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It's one of the greatest tropes in movies, literature, and television shows: the idea that we could travel back in time to alter the past. From the time turner in Harry Potter to Back To The Future to Groundhog Day, traveling back in time provides us with the possibility of righting wrongs in our own past. To most people, it's an idea that's relegated to the realm of fiction, as every law of physics indicates that motion forward through time is an absolute necessity. Philosophically, there's also a famous paradox that seems to indicate the absurdity of such a possibility: if traveling backwards through time were possible, you'd be able to go back and kill your grandfather before your parents were ever conceived, rendering your own existence impossible. For a long time, there seemed to be no way to go back. But thanks to some very interesting properties of space and time in Einstein's General Relativity, traveling back in time may be possible after all.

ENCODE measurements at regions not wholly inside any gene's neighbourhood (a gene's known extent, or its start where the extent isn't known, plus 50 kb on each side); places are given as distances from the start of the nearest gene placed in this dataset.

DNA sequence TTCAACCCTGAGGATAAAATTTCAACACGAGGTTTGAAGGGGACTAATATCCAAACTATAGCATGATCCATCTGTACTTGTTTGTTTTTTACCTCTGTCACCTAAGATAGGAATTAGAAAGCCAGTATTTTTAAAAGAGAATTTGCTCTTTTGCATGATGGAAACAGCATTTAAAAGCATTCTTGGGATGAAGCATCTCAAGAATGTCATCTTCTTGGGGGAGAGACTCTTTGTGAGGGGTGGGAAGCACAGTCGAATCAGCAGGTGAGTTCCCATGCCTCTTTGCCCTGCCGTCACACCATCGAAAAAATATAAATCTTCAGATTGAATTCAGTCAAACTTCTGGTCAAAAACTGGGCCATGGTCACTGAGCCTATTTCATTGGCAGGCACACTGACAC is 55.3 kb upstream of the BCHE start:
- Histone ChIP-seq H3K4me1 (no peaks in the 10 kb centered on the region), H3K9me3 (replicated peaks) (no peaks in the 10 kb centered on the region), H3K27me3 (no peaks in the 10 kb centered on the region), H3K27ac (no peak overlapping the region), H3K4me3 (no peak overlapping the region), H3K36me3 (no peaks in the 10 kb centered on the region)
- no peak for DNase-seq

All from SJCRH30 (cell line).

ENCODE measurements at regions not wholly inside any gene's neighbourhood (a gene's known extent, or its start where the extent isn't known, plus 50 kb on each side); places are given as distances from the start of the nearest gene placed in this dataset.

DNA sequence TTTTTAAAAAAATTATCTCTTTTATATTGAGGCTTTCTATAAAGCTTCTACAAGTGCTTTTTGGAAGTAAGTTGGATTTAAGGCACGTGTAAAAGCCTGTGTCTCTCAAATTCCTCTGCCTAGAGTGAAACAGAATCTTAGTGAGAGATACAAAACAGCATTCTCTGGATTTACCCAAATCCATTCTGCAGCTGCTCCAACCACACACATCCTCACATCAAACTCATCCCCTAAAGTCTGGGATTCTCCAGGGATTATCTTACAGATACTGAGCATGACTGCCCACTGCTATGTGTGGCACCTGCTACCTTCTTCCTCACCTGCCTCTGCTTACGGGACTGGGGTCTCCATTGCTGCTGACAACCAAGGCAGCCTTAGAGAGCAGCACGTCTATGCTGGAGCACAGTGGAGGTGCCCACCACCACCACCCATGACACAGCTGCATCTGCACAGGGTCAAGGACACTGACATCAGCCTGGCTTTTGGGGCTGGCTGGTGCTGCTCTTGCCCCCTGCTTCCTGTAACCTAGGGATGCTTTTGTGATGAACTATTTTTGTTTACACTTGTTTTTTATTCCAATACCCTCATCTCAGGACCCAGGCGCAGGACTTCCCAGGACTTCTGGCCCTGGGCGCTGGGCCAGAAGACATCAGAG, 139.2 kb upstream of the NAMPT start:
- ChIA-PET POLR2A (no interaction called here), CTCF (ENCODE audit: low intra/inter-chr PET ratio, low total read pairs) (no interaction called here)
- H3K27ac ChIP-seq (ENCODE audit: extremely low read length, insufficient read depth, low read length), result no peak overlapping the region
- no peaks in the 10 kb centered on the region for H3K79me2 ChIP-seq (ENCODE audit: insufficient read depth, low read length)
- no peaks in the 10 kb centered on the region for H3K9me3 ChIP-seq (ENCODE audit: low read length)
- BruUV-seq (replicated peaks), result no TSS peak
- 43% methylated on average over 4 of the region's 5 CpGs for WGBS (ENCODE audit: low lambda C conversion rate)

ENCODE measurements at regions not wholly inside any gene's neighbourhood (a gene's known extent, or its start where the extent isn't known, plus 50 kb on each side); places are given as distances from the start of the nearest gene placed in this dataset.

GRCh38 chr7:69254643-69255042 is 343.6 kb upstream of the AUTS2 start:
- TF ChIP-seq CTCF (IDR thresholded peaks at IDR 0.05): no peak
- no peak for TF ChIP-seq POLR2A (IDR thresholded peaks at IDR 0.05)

The place to start
is with the physical idea of a wormhole. In our known Universe, we have tiny, minuscule quantum fluctuations in the fabric of spacetime on the smallest of scales. These include energy fluctuations in both the positive and negative directions, often very close by one another. A very strong, dense, positive energy fluctuation would create curved space in one particular fashion, while a strong, dense, negative energy fluctuation would curve space in exactly the opposite fashion. If you connected these two curvature regions together, you could — for a brief instant — arrive at the notion of a quantum wormhole. If the wormhole lasted for long enough, you could even potentially transport a particle through it, allowing it to instantly disappear from one location in spacetime and reappear in another.

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Category: Science